By Jonnelle Marte
The Federal Reserve aims for greater transparency with the new interest-rate forecasts the agency released today — but without knowing what to look for amid all the new information, advisers say investors may end up more confused than ever.
If anything, the charts showing when and how much Fed officials expect interest rates to increase may serve only to add uncertainty, investing pros say. First, it helps to understand what the forecast contains: One chart shows which year officials expect to increase short-term interest rates, breaking out how many officials expect rates to increase this year, next year and so on. A second chart shows where interest officials expect short term rates to be at the end of 2012, 2013, 2014 and in the long run.
But investing pros say people should be careful about how they digest the data — adding that not all of the forecasts should be treated equally. “There might be a little confusion in how to interpret it,” says Anthony Valeri, fixed income strategist for LPL Financial.
Some advisers say investors should pay particular attention to the Fed’s near term expectations. In the graph showing where Fed officials expect rates to be at the end of each year, investors should put more weight on the projections for 2012 through 2014 than they do on the projection for the “longer run,” says Valeri. The longer term figure, which called for 4% interest rates in the forecast released today, is more likely to change before it comes to fruition, with factors like inflation, unemployment and economic expectations likely to move the number any which way, says Jeff Bernier, president and chief investment officer of TandemGrowth Financial Advisors in Alpharetta, Ga. In the short run, Fed officials expect rates to remain close to zero through 2014, according to the projections. That is in line with what many investors have expected, says Valeri, which means any impact to Treasury yields should be mild.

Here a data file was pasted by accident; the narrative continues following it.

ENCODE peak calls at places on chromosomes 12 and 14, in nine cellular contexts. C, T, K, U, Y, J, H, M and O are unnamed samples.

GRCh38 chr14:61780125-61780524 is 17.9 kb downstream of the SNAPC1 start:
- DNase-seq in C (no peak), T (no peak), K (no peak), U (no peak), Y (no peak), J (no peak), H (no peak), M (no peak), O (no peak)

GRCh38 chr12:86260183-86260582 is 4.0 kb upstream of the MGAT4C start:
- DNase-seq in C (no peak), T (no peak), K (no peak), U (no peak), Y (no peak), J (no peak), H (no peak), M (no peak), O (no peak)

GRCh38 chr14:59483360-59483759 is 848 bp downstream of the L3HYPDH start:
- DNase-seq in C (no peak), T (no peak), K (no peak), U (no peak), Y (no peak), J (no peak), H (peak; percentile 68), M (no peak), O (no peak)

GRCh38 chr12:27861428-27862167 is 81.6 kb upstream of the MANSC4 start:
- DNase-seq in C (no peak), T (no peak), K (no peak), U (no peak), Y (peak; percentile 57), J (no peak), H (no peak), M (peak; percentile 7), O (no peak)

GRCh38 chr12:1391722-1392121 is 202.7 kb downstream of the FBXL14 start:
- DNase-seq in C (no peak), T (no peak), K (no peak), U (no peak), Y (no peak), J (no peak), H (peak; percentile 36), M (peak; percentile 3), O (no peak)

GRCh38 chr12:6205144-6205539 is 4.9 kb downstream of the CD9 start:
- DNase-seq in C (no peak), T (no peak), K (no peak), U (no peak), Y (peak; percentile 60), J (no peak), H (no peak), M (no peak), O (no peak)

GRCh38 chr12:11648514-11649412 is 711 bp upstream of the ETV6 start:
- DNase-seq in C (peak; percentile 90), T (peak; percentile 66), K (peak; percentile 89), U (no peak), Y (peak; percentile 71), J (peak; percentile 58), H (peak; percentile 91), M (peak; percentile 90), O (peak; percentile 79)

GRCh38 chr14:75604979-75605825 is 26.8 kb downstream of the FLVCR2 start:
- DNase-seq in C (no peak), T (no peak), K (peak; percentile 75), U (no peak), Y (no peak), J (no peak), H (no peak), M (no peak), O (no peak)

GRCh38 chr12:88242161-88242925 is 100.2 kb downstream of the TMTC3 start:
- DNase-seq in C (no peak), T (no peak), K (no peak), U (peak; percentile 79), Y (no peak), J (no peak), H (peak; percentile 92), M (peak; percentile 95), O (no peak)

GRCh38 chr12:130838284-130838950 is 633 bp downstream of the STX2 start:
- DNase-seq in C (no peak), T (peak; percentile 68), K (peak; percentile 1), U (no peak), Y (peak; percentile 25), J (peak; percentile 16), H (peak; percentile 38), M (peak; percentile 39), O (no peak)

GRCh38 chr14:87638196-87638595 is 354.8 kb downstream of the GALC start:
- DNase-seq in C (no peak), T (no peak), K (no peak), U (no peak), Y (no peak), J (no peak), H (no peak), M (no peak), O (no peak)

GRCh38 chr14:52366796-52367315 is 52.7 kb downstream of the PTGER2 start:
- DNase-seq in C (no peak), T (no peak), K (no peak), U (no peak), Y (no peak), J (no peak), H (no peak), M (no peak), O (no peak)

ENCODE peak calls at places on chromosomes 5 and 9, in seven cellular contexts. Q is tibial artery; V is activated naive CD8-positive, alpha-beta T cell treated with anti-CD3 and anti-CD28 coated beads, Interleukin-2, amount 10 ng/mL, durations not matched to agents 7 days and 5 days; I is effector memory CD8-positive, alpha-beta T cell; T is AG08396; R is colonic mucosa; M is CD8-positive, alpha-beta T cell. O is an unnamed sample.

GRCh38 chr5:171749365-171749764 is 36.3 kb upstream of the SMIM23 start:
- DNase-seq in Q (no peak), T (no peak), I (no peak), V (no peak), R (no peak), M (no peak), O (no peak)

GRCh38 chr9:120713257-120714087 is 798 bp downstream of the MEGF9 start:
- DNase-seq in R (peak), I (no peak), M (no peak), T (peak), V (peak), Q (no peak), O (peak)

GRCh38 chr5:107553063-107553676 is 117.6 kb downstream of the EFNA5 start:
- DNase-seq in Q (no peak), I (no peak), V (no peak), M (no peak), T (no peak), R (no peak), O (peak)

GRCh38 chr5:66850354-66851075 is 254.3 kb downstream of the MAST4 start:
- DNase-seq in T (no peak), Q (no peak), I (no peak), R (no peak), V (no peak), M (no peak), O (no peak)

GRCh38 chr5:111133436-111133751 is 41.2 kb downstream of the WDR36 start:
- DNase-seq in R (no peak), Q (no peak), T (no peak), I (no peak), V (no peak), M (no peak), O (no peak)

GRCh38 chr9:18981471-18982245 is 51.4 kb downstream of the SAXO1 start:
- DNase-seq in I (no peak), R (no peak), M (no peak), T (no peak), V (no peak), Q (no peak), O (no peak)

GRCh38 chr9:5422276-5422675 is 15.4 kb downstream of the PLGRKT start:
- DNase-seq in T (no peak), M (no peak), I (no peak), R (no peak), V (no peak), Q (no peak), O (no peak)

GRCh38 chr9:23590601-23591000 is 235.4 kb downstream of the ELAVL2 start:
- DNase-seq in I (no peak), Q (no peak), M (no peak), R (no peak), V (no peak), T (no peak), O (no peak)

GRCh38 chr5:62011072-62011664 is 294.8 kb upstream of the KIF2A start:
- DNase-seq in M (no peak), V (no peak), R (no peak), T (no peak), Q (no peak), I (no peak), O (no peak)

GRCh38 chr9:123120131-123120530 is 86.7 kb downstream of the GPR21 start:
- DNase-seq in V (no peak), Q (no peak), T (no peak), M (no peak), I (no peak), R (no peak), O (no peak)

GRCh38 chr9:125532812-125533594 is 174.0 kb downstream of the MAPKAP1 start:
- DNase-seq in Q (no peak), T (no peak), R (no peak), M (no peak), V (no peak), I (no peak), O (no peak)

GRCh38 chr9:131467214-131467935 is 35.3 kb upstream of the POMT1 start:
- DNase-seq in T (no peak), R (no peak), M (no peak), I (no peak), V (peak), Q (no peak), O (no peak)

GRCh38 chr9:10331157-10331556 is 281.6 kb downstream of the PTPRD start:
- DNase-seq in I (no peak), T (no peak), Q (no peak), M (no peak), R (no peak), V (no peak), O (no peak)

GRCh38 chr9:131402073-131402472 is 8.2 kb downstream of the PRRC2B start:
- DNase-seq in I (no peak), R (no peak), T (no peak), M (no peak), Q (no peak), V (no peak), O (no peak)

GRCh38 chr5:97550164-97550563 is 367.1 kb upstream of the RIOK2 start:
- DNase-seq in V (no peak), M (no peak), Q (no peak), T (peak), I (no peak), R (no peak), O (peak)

Investors should also pay attention to the graph showing when Fed officials expect to increase interest rates for a hint of how confident they are in the economy, says Mitchell Reiner, chief operating officer for Capital Investment Advisors in Atlanta.”If the majority say we should raise rates within two years that’s a good sign,” says Reiner. The projections released today showed officials are divided: 11 officials expect the first rate increase to happen between 2014 and 2016 and six said it would happen in 2012 or 2013. The disparity could be a signal of uncertainty and weak confidence in the economy, says Reiner.
To be sure, advisers warn against making bets based off of the Fed’s projections. The forecasts might not impact markets as expected, warns Bernier. For example, if inflation increases suddenly, officials would be pushed to consider raising interest rates earlier, says Bernier. Likewise, further deterioration of the European economy could drag down the U.S. and delay any planned interest rate changes, says Valeri. “It’s a forecast like any other,” says Valeri. “It probably shouldn’t be read into too much.”
Still, advisers say the Fed’s forecasts can offer a meaningful picture of how their investments might be impacted. Generally, a sense that the Fed might raise rates sooner than expected could lead bonds to sell off and bond yields to rise, says Bernier. On the flipside, if it looks like the Fed will keep rates low for longer than expected, some investors may feel more comfortable holding bonds. “It would give us signals about whether or not we should adjust,” says Reiner.